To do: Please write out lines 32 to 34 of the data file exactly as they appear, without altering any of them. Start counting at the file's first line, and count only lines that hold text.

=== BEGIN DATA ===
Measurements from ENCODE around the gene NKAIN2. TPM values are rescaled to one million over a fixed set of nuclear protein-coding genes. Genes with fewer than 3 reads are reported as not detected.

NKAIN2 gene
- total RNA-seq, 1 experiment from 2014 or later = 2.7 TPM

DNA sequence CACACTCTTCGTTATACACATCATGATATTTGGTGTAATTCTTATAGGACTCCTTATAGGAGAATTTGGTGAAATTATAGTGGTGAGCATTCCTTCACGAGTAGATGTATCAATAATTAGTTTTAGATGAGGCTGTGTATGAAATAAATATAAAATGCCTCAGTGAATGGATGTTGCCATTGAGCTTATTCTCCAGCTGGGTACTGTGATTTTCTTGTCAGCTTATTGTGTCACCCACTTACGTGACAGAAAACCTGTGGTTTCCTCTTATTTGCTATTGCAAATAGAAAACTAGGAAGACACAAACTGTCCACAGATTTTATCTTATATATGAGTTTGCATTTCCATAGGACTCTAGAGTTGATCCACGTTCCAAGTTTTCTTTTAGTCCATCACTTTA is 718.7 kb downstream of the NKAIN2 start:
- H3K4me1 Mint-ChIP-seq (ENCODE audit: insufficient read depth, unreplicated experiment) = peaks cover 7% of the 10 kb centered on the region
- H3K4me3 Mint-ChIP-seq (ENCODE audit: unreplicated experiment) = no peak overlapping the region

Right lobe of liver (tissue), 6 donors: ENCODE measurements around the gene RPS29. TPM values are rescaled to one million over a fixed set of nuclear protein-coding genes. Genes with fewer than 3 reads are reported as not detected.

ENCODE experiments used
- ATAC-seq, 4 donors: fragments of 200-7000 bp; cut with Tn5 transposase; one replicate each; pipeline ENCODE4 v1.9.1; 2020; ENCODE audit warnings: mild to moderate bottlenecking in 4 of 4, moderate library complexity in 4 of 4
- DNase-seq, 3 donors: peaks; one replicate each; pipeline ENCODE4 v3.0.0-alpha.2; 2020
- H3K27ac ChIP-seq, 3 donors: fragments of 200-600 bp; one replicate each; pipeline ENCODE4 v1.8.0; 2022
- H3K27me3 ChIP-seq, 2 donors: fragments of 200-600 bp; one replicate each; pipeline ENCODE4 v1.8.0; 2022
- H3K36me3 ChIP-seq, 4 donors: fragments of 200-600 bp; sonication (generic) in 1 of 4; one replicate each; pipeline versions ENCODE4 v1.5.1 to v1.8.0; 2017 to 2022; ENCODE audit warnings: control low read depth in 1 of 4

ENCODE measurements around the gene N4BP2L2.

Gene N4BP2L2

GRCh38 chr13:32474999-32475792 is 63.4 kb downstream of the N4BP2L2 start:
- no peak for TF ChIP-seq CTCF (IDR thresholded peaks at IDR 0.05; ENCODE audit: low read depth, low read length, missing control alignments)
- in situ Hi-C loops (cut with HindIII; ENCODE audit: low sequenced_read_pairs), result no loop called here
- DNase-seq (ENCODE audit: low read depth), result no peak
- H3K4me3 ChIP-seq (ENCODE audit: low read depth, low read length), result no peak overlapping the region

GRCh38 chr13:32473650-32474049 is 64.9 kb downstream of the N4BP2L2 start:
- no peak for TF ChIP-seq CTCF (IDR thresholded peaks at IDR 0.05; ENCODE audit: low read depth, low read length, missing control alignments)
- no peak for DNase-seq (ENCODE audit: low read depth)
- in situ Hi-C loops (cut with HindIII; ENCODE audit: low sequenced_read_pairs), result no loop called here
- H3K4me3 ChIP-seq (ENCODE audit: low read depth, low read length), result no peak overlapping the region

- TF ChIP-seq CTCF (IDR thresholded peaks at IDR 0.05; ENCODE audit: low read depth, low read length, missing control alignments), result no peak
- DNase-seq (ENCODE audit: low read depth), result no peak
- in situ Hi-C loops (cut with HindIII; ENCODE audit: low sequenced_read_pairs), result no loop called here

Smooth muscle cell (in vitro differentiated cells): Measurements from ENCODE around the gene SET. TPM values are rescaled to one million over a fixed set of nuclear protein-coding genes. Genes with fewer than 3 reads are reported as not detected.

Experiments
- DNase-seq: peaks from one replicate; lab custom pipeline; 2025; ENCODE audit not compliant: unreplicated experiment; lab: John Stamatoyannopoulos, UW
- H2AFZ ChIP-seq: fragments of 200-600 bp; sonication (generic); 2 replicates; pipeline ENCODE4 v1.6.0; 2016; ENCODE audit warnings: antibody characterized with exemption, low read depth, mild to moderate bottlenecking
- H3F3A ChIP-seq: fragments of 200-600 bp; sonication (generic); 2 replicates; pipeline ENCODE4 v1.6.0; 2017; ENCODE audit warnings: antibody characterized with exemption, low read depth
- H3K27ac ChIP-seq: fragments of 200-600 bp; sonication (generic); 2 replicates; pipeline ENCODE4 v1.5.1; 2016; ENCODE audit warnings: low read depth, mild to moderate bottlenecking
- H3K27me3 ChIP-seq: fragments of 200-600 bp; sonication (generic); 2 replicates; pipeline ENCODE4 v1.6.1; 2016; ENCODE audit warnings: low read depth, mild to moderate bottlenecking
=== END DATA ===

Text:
- H2AFZ ChIP-seq: fragments of 200-600 bp; sonication (generic); 2 replicates; pipeline ENCODE4 v1.6.0; 2016; ENCODE audit warnings: antibody characterized with exemption, low read depth, mild to moderate bottlenecking
- H3F3A ChIP-seq: fragments of 200-600 bp; sonication (generic); 2 replicates; pipeline ENCODE4 v1.6.0; 2017; ENCODE audit warnings: antibody characterized with exemption, low read depth
- H3K27ac ChIP-seq: fragments of 200-600 bp; sonication (generic); 2 replicates; pipeline ENCODE4 v1.5.1; 2016; ENCODE audit warnings: low read depth, mild to moderate bottlenecking